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Krewson won with deep support from her base - but few votes from north St. Louis

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Democratic mayoral candidate Alderman Lyda Krewson lunches at the Cedars after primary win

Mayor Francis G. Slay congratulates Alderman Lyda Krewson on winning the democratic mayoral primary on Wednesday, March 8, 2017, during lunch at the the Cedars at St. Raymond's . The Wednesday lunch is the place to be seen if you're in political circles. Photo by Laurie Skrivan, lskrivan@post-dispatch.com

ST. LOUIS • Lyda Krewson’s narrow Democratic mayoral primary victory Tuesday relied on overwhelming support from her base in the central west, southwest and downtown areas — and virtually none in some northern parts of the city.

A Post-Dispatch analysis of Tuesday’s votes by ward found that, in her strongest areas, Krewson had some of the highest numbers of any of the seven candidates, racking up more than 40 percent downtown and between 50 percent and 60 percent in the Central West End and the southwest portion of the city. And the areas where she did best also were areas with some of the highest turnout in the city.


Map by Walker Moskop

But while Krewson’s support was deep, it did not extend to every region of the city. In several regions, she had the lowest vote percentages among the major candidates, not even breaking 5 percent in four north city wards. Second-place finisher Tishaura Jones, by contrast, didn’t dip below 12 percent support in any ward of the city — and she took fully a quarter of the vote in Krewson’s own 28th Ward.

The numbers could indicate that Krewson, the only major white candidate in the crowded field, has some outreach work to do for vast areas of the city outside her base, particularly in the heavily African-American north side.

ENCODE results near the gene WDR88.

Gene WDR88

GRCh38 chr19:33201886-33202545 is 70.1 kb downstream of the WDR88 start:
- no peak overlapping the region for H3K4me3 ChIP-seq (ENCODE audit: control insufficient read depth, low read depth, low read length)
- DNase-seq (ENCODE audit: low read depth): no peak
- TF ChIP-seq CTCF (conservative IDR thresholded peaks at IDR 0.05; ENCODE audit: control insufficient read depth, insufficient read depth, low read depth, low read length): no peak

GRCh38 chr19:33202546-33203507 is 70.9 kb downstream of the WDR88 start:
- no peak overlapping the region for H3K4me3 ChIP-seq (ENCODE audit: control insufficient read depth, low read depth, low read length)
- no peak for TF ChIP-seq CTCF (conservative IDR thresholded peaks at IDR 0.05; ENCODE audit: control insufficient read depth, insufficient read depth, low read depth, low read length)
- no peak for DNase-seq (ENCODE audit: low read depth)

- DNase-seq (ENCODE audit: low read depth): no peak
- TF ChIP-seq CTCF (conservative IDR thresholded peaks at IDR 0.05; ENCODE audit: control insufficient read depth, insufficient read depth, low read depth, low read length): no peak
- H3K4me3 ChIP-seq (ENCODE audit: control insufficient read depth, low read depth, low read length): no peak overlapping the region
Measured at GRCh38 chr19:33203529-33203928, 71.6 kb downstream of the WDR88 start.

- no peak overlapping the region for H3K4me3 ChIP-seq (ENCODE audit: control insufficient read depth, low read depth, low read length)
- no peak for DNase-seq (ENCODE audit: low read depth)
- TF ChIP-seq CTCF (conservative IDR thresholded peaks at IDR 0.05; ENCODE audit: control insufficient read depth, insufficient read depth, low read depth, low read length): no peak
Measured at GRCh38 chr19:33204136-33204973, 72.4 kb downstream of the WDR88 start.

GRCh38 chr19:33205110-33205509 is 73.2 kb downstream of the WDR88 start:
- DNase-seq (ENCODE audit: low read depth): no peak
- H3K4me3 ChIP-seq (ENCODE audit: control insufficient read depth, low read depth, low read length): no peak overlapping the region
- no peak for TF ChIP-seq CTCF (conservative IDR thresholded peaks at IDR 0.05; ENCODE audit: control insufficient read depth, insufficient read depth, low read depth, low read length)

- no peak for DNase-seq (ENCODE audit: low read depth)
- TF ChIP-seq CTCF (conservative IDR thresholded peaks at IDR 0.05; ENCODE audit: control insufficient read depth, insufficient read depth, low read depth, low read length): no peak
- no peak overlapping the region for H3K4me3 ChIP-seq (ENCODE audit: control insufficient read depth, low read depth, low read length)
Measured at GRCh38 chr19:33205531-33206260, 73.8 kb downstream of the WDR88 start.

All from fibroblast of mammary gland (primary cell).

In final unofficial balloting from Tuesday’s primary, Krewson won the party nomination with about 32 percent of the vote, ahead of Jones, who finished with a little over 30 percent.

Kenneth Warren, a St. Louis University political science professor, said Krewson should be congratulated for winning, but he called it “a weak victory.”

“Winning 32 percent of the vote is not impressive when you had double the money of the closest candidate and you had an endorsement from Mayor [Francis] Slay,” he said. “Sixty-eight percent of the voters voted against her.”

Lyda Krewson pct. of votes by ward

Map by Walker Moskop

About lunchtime Wednesday, just 14 hours after the election results came in, Krewson ate lunch with Slay at the Cedars Banquet Hall at St. Raymond’s Maronite Catholic Church.

Slay agreed that Krewson had a lot of work to do.

“She has to reach out to the other candidates and the constituents they represent in order to build a stronger St. Louis,” he said. “I’ve been the mayor for 16 years. It’s a diverse city, and it has been a continuous challenge.”

Krewson was in good spirits at lunch, shaking hands and taking pictures inside the packed dining room. She said she had already reached out to two other candidates: Board of Aldermen President Lewis Reed and 22nd Ward Alderman Jeffrey Boyd.

Circuit Attorney Kimberly Gardner stopped by Krewson’s victory party Tuesday night; and Comptroller Darlene Green, fresh off her own victory Tuesday night, joined Krewson for lunch.

At lunch, she repeated a theme from Tuesday night’s victory speech and reiterated that she had run a positive campaign.

“That was very intentional. We didn’t attack the other candidates because we knew we are going to have to come together,” she said.

In the coming days, Krewson said, she will reach out to Jones, who came within a few percentage points of winning the Democratic primary.